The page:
At Art of the Mix: Sting Sundries. This one goes back a ways: 18 years, to be exact.
I was just getting started in pop music and was discovering the wonder of the b-side. Since I only listened to a handful of artists and since Sting’s 1987 release “…Nothing like the Sun” was in the process of rocking my world, I was seeking out Sting singles for the b-sides. I found two: the 12″ vinyl of “We’ll Be Together” and the CD3 of “Englishman in New York.” I subsequently went crazy trying to figure out how to get the CD3 to play so I could tape it. You could buy an adapter to make it a 5” disc, but the adapter wouldn’t work in my parents’ CD player so I had to beg friends to let me see if it would play in theirs. I finally managed to tape the songs and in my infinite wisdom sold the CD3 some years later. At least I still have the vinyl.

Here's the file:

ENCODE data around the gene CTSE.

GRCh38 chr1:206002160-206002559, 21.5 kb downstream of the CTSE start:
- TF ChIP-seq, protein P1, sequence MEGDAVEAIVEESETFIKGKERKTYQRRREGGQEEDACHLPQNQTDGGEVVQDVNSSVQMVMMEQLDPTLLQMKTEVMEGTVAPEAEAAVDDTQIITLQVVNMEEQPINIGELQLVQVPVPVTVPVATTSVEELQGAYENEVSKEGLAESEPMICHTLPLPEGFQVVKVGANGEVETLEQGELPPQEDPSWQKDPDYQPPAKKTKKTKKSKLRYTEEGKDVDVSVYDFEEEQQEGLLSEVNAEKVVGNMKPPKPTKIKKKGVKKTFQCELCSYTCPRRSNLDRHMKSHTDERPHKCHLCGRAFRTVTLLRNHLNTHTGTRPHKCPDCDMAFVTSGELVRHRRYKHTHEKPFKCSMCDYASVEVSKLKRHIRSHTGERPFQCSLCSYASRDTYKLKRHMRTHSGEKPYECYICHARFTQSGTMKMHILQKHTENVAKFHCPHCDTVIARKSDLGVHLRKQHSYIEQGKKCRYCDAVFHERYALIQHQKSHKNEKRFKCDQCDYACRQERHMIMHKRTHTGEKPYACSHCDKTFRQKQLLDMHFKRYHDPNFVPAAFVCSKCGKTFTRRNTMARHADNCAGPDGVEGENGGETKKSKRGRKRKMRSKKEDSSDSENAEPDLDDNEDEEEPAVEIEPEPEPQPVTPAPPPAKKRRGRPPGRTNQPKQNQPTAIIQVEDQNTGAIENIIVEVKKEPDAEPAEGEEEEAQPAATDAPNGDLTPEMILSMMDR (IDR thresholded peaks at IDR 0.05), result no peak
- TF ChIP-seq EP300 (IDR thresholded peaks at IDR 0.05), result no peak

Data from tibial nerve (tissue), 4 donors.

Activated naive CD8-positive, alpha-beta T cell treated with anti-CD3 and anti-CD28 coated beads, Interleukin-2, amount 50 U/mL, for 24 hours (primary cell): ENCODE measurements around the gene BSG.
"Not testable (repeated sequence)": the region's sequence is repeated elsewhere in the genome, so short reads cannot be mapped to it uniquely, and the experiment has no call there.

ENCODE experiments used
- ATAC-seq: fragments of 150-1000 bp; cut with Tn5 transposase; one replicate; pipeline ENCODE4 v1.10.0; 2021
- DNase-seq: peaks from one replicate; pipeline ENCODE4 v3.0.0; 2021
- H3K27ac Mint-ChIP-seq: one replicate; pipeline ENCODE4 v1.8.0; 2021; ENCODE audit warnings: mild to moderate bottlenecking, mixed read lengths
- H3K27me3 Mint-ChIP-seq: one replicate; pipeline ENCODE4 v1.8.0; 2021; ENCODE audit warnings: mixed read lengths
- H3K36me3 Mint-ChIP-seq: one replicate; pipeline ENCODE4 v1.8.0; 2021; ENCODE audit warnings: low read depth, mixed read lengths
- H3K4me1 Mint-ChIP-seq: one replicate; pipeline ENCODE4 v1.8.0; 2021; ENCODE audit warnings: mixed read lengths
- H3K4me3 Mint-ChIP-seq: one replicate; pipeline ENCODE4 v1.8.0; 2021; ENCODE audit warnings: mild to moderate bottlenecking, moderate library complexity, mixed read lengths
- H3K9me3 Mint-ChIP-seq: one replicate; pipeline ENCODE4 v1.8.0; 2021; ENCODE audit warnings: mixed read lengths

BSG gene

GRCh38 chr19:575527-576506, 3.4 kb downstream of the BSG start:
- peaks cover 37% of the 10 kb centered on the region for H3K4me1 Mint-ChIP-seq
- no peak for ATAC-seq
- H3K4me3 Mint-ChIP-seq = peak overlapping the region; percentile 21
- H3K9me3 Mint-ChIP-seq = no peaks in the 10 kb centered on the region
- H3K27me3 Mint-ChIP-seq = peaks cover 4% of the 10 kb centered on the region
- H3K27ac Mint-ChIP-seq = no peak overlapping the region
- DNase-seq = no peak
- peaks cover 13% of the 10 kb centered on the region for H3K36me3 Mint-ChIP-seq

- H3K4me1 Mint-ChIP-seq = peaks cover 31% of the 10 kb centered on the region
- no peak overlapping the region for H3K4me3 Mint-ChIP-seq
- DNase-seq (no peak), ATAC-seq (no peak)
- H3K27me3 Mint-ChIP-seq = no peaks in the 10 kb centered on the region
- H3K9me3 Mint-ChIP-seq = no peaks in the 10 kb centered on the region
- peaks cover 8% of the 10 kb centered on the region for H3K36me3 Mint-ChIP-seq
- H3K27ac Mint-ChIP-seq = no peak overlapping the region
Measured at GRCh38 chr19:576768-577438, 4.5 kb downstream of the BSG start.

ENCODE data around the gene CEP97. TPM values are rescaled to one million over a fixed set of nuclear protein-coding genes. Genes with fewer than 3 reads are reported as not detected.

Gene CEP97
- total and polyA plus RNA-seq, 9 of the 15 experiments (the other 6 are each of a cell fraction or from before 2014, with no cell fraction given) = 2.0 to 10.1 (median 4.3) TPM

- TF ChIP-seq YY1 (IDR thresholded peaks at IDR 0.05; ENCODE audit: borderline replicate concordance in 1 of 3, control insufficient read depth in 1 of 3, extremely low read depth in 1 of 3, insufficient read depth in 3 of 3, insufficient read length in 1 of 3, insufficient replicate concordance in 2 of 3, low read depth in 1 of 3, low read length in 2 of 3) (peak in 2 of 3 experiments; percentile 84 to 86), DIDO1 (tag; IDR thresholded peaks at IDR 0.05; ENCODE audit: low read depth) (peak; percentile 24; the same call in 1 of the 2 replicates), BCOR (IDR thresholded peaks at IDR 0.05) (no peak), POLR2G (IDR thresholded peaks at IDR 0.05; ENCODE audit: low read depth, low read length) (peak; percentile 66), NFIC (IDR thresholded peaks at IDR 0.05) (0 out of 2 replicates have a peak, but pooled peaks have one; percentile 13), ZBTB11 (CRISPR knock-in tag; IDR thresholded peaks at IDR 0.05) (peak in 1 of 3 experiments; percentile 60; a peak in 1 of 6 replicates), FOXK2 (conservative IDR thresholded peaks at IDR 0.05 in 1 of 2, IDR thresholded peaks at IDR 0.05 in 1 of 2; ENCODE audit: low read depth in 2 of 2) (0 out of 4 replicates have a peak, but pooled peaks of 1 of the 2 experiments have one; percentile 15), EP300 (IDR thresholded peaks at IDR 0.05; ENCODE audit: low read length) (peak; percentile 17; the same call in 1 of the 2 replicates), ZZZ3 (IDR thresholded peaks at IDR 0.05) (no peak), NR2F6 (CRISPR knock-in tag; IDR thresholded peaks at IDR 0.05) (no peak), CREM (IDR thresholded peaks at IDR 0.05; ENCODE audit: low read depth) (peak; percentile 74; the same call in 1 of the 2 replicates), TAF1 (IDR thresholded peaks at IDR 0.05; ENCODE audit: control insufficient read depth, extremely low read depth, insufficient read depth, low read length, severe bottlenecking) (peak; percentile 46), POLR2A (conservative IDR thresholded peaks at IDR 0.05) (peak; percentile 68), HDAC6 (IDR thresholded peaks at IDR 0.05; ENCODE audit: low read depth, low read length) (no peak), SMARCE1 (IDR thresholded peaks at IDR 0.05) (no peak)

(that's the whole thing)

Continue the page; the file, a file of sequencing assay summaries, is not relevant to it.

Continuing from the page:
I filled half a 60 minute tape with Sting rarities and shared it with Fury, who filled the other side with Dream of the Blue Turtles era b-sides and cuts from the Eberhard Schoener album Video Magic. I was hooked. I still have the tape.
Fast forward: many b-sides and the Internet later, I’m still missing five of the songs on the original tape in digital form but decided to release an updated version anyway with some newer rarities added in, including prototype cuts from Strontium 90, the band in which Sting met Andy Summers and Stewart Copeland, and a 1978 single from Sting with a backing band called the Radioactors. For those missing five songs, including the ten-minute version of “Up From the Skies” recorded in the studio with Gil Evans’ band, I’ll have to keep looking.